In the 7 days up to 22 October (based on data published on 27 October), we had 1232 confirmed new cases of COVID-19 in Brighton & Hove.
- up 32% on the previous 7 days
- equivalent to a weekly rate of 422.3 per 100,000 residents
- lower than the South East which was 534.8 per 100,000
- lower than the rate for England, which was 481.5 per 100,000
Alistair Hill, Director of Public Health at Brighton & Hove City Council, said:
“Positive cases have risen again and this week we’ve seen a rise in all age groups.
“We all need to do what we can to stop cases rising further and keep each other feeling safe.
“Alongside vaccinations and testing we should keep following the hands, face, space and fresh air guidance where we can. It really does make a difference.
“I’d recommend that everyone should still be wearing face coverings in busy places, including public transport. It’s not difficult for most of us, and by wearing a mask you’re not only protecting others but also helping many people feel safer to be out.
“Regular testing using lateral flow tests helps to identify cases early and break the chain of transmission.
“For those returning to secondary school or college, or even heading into to work after a half-term break, please take a lateral flow test before you go back.”
What you can do to help keep cases down and reduce the spread
Get your Covid vaccines, your booster and your flu jab when you’re offered it.
- First and second doses (after 8 weeks) are available for everyone aged 16 or over. Book online or find a walk-in session across the city.
- Covid boosters are available for people aged 50 and over, health & social care workers and those with underlying health conditions where it's been 6 months since your 2nd jab. If it’s been 182 days since your second dose you can book online or attend a walk-in session.
- Vaccinations for most 12-15 year olds are being organised through schools or you can now book an appointment through the national booking service. Find out more about vaccines for 12-15 year olds.
- Flu vaccines are also free for many people. See who’s eligible and how to book. Many people are eligible for both the flu and the COVID-19 booster vaccines. If you are offered both vaccines, it's safe to have them at the same time.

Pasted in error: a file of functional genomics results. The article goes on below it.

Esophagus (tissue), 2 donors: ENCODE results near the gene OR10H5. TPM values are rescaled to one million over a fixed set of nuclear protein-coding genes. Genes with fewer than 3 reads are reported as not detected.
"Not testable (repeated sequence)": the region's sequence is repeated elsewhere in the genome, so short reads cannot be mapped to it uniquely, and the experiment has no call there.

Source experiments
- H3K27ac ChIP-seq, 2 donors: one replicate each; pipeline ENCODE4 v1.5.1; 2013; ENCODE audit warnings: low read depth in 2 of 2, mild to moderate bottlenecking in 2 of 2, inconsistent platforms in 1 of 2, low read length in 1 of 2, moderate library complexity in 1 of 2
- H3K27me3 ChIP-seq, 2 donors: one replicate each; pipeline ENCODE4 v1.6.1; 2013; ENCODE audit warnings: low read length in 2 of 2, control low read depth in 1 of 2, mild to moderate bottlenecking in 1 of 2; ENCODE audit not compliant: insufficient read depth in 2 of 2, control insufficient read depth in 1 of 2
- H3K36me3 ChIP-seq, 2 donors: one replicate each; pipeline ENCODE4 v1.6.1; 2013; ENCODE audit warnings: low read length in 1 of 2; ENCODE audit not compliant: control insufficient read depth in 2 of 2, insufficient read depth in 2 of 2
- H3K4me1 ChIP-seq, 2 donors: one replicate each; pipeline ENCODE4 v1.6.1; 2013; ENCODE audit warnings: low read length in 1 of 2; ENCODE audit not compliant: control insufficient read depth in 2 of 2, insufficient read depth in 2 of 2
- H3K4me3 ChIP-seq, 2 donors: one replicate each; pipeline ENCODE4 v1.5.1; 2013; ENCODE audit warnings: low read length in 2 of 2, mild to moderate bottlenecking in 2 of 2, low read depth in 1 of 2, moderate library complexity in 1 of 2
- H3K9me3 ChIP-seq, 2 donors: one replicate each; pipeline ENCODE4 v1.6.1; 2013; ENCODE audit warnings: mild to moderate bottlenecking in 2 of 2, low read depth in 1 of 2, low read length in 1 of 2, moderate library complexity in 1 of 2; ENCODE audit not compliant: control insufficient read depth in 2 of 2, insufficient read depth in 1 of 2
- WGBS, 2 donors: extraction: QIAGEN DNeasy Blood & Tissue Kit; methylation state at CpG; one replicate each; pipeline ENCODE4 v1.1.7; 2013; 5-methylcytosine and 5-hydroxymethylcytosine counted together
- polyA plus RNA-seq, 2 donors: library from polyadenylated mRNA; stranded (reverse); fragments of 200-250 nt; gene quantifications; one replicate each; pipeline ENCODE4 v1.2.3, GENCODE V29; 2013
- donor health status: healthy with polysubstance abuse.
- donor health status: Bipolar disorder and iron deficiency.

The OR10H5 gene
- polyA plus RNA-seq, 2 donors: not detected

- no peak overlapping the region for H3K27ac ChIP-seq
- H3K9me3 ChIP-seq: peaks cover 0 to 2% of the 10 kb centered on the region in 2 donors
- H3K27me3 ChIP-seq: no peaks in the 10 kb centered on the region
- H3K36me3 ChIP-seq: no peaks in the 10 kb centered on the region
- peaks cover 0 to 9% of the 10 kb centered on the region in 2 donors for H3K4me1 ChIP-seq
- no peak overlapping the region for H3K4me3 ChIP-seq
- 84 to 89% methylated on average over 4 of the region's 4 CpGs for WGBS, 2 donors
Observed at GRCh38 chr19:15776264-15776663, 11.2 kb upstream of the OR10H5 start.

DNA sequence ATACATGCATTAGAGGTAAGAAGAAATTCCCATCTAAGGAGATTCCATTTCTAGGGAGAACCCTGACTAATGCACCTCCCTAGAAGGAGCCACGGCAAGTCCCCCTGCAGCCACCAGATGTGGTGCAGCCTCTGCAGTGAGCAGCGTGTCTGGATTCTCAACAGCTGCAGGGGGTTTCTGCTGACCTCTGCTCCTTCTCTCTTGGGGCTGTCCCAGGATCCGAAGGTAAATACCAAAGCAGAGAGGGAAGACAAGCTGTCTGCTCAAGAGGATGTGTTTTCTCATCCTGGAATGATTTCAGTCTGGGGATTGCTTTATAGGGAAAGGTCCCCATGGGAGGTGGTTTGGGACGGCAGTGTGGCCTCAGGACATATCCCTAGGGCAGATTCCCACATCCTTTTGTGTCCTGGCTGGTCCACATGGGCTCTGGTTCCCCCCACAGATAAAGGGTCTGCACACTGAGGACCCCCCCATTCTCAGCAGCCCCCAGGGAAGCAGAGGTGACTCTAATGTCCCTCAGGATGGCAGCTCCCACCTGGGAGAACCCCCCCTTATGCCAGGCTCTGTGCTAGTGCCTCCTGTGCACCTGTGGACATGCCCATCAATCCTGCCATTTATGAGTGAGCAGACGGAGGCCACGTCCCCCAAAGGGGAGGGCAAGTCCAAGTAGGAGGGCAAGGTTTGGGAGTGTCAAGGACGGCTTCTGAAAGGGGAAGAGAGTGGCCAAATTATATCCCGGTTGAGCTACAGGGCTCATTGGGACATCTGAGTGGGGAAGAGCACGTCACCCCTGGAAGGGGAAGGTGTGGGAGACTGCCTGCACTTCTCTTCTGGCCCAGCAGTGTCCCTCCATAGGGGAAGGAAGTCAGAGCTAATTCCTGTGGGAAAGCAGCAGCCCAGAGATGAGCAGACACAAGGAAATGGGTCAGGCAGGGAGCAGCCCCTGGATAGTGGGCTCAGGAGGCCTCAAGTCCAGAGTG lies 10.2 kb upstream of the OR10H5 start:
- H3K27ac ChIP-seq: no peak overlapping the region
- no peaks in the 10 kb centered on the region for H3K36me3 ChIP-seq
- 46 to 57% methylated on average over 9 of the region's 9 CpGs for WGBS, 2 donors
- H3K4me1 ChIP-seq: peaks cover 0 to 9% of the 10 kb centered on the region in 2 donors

Wear a face covering in crowded or enclosed places, including on busy buses and trains. It’s not just about protecting yourself, it can also help make sure others feel safe.
Meet outside where possible, or let fresh air in.
Keep taking twice-weekly lateral flow tests and report your results. If you test positive you must self-isolate and order a PCR test.
- order free test packs online to be delivered to you at home
- pick packs up from Jubilee Library or Hove Town Hall
- collect packs from a pharmacy – you need to register for a collect code before picking up tests from a pharmacy
- get a supervised test at a pharmacy
- students and staff should get their tests from their schools and must test before returning after the half term
Get a PCR test if you have any symptoms, even mild, or if you test positive from a lateral flow test. Then stay at home and isolate for 10 days if you test positive. If you have any symptoms it’s important that you get a PCR test and don’t use the LFD home test kits.
Close contacts of someone who’s tested positive should get a PCR test.
If you are a close contact and not fully vaccinated, you should stay at home and self-isolate for 10 days even if your PCR is negative.
If you are a contact and fully vaccinated (where you received your second dose more than two weeks ago) or if you are under 18 years and 6 months, you no longer need to self-isolate while waiting for your PCR result.